28 Cost Modeling  $120M Startup Costs (Estimates $120M -$600M)  7% Bond Interest Rates  Equipment Costs from Xcel (mostly) and Literature  25-Year Program for Costs of Generation  15% or Higher Annual Operating Reserve (FERC)  7% Hourly Operating Reserve (WECC)

29 Cost Modeling

30 Are We Ready to Move Forward?  Yes. We know that a municipal utility is technically, legally and financially feasible  November’s vote will allow Boulder to determine the costs that can only be known through further proceedings  There are suitable off-ramps to protect the city’s and customers’ interests  The potential benefits outweigh the risk of investing time and resources and deciding not to move forward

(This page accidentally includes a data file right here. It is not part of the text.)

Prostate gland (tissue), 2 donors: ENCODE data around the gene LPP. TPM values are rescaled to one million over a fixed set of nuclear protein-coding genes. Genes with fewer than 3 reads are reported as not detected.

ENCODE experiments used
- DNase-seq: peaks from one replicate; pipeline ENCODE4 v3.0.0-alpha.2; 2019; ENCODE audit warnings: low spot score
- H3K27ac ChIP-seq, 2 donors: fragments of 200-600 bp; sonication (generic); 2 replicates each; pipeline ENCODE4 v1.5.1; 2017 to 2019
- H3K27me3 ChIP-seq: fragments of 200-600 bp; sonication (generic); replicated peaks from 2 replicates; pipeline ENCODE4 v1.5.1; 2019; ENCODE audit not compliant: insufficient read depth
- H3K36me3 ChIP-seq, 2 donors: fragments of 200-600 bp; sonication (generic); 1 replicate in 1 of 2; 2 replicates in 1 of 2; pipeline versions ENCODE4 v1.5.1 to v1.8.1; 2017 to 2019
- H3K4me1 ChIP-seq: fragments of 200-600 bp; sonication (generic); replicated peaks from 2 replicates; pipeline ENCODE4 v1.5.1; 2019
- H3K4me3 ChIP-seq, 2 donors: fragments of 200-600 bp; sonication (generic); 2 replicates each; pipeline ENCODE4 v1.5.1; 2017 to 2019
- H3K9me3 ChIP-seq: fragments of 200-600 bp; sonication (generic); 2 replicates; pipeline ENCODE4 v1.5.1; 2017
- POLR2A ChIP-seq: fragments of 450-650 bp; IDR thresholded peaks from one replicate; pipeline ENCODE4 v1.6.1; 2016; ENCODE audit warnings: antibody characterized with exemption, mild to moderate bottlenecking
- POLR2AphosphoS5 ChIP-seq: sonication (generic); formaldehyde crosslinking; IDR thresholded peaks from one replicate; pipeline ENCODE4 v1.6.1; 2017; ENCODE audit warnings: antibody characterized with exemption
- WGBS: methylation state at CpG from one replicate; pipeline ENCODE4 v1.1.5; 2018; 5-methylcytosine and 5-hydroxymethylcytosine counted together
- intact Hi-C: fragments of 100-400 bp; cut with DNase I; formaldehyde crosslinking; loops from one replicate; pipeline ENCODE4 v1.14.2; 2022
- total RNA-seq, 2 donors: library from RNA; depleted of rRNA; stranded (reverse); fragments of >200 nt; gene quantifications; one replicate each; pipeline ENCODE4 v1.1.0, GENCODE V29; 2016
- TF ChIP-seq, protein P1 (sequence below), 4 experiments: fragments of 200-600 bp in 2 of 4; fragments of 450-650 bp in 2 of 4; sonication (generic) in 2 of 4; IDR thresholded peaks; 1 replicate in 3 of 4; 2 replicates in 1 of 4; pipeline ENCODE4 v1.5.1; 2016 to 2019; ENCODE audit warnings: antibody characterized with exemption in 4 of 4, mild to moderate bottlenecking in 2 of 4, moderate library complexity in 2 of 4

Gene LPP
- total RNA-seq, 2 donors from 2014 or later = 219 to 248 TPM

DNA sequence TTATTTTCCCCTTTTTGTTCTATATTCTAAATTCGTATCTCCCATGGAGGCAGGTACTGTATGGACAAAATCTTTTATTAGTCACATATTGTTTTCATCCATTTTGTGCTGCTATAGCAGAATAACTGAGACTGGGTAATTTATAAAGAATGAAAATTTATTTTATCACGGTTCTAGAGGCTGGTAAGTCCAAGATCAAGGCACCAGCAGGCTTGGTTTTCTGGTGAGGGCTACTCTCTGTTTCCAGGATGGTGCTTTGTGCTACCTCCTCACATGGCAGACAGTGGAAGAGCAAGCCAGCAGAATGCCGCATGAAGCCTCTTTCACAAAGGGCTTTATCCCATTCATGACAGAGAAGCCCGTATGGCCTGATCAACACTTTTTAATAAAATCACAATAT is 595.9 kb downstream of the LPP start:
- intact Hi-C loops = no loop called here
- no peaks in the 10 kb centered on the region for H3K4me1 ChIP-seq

31 What Is An Off-Ramp?  Financial impact of “variables” - Acquisition - Stranded Cost - Bond Rating - Interest Rate  Identification of alternative paths  ??

32 44  Hire/retain key experts  Conduct next step analyses and initiate negotiations/ condemnation  Distribution system appraisal  Separation/severance planning  Develop Energy Action Plan Next Steps

33 Part 5- The Federal Regulatory Context The regulatory framework established by the Federal Energy Regulatory Commission (FERC)

34 Part 4- The Federal Regulatory Context Shively, Bob andJohn Farrare, Understanding Today’s Electricity Business, Enerdynamics (2010), p. 55.

35 Part 5- The Federal Regulatory Context STRANDED COST FORMULA Stranded(Revenue __Competitive)Length of Cost =(Stream Market Value) xAnticipated Obligation (EstimateEstimate)Service

36 Macon Cowles - Lawyer, Boulder City Council Member (303) 381-3406 Debra Kalish - Senior Assistant City Attorney (303) 441-3020 David Gehr - Deputy City Attorney (303) 441-3020 Jonathan Koehn- Regional Sustainability Coordinator (303) 441-1915 Contacts